Three relationships in Perceptions of Love in the Pursuit of Happiness, which plays as part of the Toronto Fringe Festival. that dip into abusive territory and a sense that playwright Chantale Forde got there accidentally, quickly reversed as fast as she could, and capped a happily ever after on her play in the hopes that no one would notice.
The play begins with promise with a beautiful performance by Andrea Brown as Nika, a chef dating her husband again while they work out their issues, and she struggles to heal after his infidelity. This is the strongest pair in the bunch but Nika’s strength keeps getting undermined when her husband, Marcus, continually finds new ways to blame Nika for their relationship’s destruction, and Nika continues to shrink and apologize under his accusations, which is interesting considering he’s the one who had the affair. It’s a great situation upon which to comment on how even with well-meaning men who love them women are still often apologizing for their valid emotions and allowing their husbands to chastise them like children. Yet, one keeps getting the feeling in this play that Brown in encouraging her audience to root for all three of these relationships to succeed, and that is where things get problematic.
Damon has protected Jessica since they were High School sweethearts, he rescued her from their small town and now she is pregnant with his child and wants to have a life and a personality outside of their relationship. This infuriates Damon, who insists that he must control every aspect of Jessica’s life and ensure that she and the baby are completely dependent on him for the rest of their lives. Jessica makes a commendable attempt to free herself from this archaic temper-tantruming tyrant but when he brings up the fact that she wouldn’t be able to make enough money to live (in the real world) without moving back in with her parents she crumbles under patriarchy and they live happily ever after.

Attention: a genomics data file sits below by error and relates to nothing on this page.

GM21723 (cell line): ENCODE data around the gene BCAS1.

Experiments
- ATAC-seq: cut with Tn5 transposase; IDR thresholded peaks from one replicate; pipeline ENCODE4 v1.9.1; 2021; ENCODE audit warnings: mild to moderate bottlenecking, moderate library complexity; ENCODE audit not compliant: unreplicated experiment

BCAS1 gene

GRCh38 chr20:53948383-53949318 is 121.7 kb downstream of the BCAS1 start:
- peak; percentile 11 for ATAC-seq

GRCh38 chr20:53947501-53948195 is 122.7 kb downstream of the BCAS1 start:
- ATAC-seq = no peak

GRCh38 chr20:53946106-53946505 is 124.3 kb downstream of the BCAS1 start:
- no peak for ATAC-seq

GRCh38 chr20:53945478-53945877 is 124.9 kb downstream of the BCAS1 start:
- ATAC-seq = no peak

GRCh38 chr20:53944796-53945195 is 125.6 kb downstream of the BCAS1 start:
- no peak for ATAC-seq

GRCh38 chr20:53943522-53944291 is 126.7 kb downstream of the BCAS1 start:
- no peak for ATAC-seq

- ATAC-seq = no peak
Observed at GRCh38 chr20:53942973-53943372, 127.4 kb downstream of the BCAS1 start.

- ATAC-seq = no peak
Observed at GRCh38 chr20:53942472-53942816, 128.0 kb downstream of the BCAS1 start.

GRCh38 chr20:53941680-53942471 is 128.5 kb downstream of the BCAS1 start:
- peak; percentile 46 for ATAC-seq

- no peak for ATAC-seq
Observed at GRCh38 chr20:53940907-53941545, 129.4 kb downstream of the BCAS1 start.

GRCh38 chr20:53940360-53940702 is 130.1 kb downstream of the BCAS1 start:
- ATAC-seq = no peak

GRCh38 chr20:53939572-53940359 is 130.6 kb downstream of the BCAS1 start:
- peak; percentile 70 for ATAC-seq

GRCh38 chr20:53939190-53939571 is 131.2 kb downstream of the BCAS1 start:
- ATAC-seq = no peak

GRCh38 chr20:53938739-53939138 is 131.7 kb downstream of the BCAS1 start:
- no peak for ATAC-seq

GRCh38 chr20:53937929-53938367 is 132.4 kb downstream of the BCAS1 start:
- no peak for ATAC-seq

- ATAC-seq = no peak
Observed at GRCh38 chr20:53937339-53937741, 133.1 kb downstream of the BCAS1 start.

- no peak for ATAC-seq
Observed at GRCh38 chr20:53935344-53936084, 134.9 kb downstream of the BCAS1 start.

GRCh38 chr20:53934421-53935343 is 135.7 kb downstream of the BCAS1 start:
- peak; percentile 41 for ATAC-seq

Even more problematic is twenty two year old Lise (Genevieve DeGraves) and 45 year old Stephen (Joel Fishbane) mostly because DeGraves and Fishbone have absolutely zero romantic or sexual chemistry, and most of their scenes involve Stephen being condescending and DeGraves trying to seduce him and it’s almost unbearably awkward to watch them. The fact that Stephen is a marriage counsellor who doesn’t understand why Lise is upset that she hasn’t been introduced to anyone he knows and that their dates never venture beyond his office or his house also completely undermines any legitimacy in his being a psychiatrist. It doesn’t make sense why Lise would let any man, let alone her boyfriend, treat her like she has the brain function of a goldfish, while objectifying her body.
I really wanted the crux of this play to be building up to the dining party scene where the big reveal was that Jessica was pregnant with Marcus’ baby, and for the cathartic explosion of these character’s lives and three horrific relationships.
Perceptions of Love in the Pursuit of Happiness is like reading an article that you really, really hope was written by The Onion and then realizing at the end was completely in earnest and feeling really depressed about what that says about mankind.
TWISI FRINGE RATING:
Perceptions of Love in the Pursuit of Happiness plays at the Factory Theatre Mainspace (125 Bathurst Street) at the following times:
July 11 at 07:30 PM buy tickets